TUCSON, Jan. 18 (UPI) -- U.S. Rep. Gabrielle Giffords' recovery from a gunshot head wound is progressing and she could be released from the hospital within days or weeks, doctors said.
Doctors said Giffords, D-Ariz., is blinking, focusing her eyes on her husband, and has smiled at him, the Arizona Daily Star in Tucson reported Tuesday.
While her prognosis is unknown, doctors at University Medical Center in Tucson said Giffords' is making a "miraculous" recovery from her head injury sustained Jan. 8 during her "Congress on the Corner" meet-and-greet with constituents at a Tucson grocery store. Six people died and 13 people, including Giffords, were injured.
She is one of three patients still hospitalized. On Sunday, the hospital upgraded Giffords' condition from critical to serious. Two patients are in good condition.
Giffords successfully underwent an operation during the weekend to repair a fracture in the roof of her right eye socket and is "back at that same baseline where she was before surgery," said Dr. Michael Lemole, chief of neurosurgery at University Medical Center.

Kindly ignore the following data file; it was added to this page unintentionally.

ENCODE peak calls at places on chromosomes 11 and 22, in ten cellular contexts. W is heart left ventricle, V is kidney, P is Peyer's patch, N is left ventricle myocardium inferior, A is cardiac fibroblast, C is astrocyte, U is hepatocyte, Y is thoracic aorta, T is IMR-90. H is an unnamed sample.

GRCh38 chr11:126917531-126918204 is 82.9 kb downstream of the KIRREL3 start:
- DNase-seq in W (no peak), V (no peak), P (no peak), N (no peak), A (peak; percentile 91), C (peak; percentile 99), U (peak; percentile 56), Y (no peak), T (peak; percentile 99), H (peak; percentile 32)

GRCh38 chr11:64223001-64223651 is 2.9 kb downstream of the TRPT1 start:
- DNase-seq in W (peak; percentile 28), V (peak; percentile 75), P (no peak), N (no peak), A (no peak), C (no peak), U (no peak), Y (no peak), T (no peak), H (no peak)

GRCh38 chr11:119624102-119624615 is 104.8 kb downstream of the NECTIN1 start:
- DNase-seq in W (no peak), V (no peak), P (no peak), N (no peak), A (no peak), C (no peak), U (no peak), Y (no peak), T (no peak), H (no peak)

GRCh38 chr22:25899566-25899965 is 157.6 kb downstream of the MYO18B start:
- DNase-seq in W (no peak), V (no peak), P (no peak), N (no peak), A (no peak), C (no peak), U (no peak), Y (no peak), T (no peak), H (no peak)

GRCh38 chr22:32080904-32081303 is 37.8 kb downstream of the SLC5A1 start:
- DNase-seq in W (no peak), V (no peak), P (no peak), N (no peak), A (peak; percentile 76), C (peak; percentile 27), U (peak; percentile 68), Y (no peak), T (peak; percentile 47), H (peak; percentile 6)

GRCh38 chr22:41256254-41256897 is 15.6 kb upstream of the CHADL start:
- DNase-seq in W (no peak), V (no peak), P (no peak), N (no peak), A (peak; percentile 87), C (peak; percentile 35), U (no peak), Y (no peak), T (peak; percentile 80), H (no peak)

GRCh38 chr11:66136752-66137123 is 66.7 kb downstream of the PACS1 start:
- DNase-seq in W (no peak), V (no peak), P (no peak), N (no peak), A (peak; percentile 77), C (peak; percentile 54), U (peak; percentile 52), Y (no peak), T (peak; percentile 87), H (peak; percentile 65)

Asked about when Giffords could be released from the hospital and admitted into a rehabilitation center, Lemole said it could be as soon as "days to weeks," CNN reported.
"At this time, we're hoping to continue tying up those loose ends and get her ready for that third phase of her care -- the rehabilitation," Lemole said. "The family is looking at all their resources. They have the entire country available. It has to be in a place that is not only top-notch in terms of the ability to render care and rehabilitation, but also proximity to family is very important."
Doctors removed a breathing tube from Giffords' nose, inserting a second one into her neck, trauma surgeon Dr. Randall Friese said.
A feeding tube also was inserted, doctors said.
Asked about reports that Giffords gave her husband, NASA astronaut Mark Kelly, a neck rub, Lemole said, "there's a lot of inference there," adding, "it does imply that she's recognizing him," CNN said.
Doctors do not know whether she can see out of both eyes, he said, pending a thorough examination.
The other two patients still hospitalized are close to being discharged, he said.